LVC 1999-2000- Several new 501 models- the 1873, 1890, 1933, 1944 & 1947 and the '20s 201 appeared this year (some of the new models began appearing in late 1998).





LVC 2000-2001


These are compilations and extrapolations of my own- I'm sure there are errors in release time here.



LVC S/S 2002

I believe this was the first season LVC produced small hang-tag catalogs that accompanied each garment. These photos are courtesy of Dr_Heech:






 The Bonneville jacket here is interesting- an unlined cowhide with good distressing.
 This collection really  starts to showcase the innovative distressing techniques of Bart Sights, who along with his father were pioneers in the field of artificially aging denim. The 'Death Valley' 1890 is the first of his truly iconic washes for LVC.



LVC F/W 2002





The 'Rough N Ready' and 'Bird of Prey' are stunning items, best of the LVC jackets, and mark the beginning of LVC's collaboration with Aero Leather of Scotland. The R'n'R is heavy horse-hide, subtly distressed. The BOP, marketed as a woman's jacket, is the same basic model but in darker steerhide, cut slightly more narrow in the waist and with sharper collar points. Works quite well as a mans jacket, and in fact looks more like the archived mens leather jacket at Levi's headquarters that these two were based on than does the R'n'R.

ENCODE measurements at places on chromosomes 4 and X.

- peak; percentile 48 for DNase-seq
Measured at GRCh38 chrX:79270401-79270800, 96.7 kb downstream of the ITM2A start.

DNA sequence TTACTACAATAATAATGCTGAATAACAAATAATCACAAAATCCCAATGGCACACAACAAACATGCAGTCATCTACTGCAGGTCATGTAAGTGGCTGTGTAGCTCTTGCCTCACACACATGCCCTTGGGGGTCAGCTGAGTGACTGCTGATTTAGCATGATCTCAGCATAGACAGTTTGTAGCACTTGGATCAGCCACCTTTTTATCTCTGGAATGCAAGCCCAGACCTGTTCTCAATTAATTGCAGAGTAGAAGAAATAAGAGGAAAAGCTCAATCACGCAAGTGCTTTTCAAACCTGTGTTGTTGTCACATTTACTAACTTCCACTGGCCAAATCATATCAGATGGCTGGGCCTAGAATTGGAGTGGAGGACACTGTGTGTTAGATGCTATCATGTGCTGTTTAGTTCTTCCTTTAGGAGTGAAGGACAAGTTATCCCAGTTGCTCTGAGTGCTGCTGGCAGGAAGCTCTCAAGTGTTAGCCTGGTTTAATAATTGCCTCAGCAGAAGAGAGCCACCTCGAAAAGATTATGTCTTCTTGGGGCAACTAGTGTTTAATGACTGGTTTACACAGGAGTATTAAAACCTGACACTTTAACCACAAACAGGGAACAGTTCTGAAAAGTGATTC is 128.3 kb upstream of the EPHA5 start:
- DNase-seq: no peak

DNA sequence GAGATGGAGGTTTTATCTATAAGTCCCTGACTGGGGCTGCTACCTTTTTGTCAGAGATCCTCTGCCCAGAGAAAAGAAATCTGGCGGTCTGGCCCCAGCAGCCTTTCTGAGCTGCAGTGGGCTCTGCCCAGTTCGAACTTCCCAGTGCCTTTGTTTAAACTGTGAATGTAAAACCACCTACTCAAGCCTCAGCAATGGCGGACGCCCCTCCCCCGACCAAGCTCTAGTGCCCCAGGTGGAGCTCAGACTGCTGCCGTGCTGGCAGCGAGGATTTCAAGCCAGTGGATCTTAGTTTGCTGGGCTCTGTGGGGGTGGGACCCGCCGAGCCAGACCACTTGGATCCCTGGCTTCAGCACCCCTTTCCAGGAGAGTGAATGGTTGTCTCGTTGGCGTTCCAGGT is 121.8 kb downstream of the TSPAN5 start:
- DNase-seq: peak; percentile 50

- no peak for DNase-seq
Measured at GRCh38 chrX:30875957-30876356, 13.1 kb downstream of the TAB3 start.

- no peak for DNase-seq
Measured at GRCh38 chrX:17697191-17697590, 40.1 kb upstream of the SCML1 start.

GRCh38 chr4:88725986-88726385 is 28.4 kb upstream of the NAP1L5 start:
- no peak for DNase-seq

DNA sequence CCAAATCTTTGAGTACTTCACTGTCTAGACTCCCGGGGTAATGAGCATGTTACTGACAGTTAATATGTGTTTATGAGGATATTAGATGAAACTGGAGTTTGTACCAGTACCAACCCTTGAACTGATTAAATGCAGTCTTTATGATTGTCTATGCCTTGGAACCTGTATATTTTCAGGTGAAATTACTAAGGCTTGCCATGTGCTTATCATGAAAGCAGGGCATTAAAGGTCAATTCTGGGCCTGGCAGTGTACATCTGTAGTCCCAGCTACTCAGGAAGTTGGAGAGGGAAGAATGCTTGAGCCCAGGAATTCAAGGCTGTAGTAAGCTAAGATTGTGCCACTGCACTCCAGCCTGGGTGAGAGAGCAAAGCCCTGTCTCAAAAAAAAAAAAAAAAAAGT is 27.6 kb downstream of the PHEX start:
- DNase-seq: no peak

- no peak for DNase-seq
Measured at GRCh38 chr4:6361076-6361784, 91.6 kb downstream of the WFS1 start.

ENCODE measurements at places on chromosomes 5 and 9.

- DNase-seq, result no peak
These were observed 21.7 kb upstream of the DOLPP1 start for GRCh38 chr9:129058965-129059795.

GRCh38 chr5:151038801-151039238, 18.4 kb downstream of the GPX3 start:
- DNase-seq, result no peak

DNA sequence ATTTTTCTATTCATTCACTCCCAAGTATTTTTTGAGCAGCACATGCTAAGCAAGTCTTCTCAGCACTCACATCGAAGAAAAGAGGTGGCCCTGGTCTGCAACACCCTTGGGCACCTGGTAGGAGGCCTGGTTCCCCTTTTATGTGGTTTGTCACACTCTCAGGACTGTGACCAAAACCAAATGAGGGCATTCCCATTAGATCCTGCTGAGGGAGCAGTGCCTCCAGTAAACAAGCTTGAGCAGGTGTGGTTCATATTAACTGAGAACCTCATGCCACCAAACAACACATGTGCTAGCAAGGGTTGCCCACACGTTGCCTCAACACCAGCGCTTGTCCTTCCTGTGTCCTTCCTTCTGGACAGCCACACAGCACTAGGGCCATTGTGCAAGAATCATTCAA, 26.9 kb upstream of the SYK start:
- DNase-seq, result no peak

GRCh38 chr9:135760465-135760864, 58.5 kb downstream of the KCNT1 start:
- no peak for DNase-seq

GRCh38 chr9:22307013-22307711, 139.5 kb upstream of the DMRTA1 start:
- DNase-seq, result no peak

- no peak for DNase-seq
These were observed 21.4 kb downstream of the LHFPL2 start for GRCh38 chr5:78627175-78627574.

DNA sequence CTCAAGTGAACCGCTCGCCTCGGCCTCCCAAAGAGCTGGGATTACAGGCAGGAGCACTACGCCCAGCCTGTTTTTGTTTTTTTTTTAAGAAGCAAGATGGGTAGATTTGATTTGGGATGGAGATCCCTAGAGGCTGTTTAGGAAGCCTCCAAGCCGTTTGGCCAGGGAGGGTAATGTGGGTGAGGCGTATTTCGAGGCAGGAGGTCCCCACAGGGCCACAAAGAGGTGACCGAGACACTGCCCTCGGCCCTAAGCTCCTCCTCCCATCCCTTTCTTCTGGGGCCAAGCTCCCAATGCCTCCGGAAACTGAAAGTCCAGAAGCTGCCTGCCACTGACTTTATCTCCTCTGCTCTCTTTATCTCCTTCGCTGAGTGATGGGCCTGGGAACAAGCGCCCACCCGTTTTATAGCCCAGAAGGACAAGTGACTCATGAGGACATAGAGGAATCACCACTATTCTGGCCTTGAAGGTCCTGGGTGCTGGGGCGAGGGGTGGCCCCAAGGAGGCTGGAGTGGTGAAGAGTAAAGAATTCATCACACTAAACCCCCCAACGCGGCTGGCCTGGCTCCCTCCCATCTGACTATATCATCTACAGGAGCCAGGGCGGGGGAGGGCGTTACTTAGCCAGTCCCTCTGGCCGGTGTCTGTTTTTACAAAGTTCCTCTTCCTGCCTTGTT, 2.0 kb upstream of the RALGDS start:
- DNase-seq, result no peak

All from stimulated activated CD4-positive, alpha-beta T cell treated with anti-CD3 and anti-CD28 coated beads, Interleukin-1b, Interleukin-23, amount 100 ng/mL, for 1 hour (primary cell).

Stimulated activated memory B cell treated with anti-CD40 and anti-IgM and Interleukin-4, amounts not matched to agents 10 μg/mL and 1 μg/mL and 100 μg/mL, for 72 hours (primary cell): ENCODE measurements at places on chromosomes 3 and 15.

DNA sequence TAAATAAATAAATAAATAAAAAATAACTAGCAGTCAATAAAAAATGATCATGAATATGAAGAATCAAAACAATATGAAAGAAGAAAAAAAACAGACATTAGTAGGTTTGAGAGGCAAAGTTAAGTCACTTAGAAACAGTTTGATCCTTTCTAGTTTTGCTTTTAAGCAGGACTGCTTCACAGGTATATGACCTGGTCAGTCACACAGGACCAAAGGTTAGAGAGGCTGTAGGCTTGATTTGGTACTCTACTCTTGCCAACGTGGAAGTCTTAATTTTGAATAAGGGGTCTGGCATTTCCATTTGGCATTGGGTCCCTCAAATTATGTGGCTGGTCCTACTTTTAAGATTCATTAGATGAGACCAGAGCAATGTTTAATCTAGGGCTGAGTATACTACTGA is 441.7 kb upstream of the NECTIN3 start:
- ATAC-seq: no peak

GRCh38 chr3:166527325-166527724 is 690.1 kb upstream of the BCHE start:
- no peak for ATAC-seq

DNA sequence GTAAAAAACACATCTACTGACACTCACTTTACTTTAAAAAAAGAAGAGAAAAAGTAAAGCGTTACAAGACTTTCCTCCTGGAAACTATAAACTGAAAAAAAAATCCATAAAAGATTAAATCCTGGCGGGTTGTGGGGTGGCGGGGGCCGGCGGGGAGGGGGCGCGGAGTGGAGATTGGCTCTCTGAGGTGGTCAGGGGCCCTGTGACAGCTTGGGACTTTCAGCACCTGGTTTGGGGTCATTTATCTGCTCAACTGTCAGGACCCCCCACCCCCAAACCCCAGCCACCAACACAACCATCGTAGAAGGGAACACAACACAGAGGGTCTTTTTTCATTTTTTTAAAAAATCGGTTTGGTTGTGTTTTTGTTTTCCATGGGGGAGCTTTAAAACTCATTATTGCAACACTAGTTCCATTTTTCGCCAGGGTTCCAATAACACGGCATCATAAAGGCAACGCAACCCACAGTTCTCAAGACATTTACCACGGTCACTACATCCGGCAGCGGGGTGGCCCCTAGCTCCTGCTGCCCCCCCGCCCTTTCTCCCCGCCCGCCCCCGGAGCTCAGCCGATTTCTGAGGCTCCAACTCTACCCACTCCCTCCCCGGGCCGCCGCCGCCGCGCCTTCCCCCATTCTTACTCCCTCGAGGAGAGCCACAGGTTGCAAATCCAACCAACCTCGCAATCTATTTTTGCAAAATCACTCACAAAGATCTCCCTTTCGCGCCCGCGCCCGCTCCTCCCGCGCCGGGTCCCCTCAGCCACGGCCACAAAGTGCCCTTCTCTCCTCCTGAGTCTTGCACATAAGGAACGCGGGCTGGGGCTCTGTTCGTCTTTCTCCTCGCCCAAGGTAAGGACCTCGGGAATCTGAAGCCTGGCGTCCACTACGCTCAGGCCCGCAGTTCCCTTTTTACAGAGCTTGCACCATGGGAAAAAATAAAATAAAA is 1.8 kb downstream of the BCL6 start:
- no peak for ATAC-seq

The LVC x Aero 'Rough & Ready' (L) and the vintage jacket it was based on in the Levi's archive.



LVC x Aero  'Bird of Prey' jacket.


LVC S/S 2003:



The '30s dude ranch shirt (actually a plaid shorthorn shirt from Levi's main line) is very interesting, utilizing a printed (not woven) plaid and featuring elaborate customized embroidery. The 'Scorched Up' jacket is another collaboration between Aero Leather Clothing from the UK and LVC. This is a loose reproduction of the East West Musical Instruments 'Barnstormer' jacket, lacking the original's side and lower pocket straps. The 1915 501 'Celebration' jean, widely sought after by collectors, was distress by Bart Sights and is one of the most beautiful and convincing washes produced by LVC.



LVC F/W 2003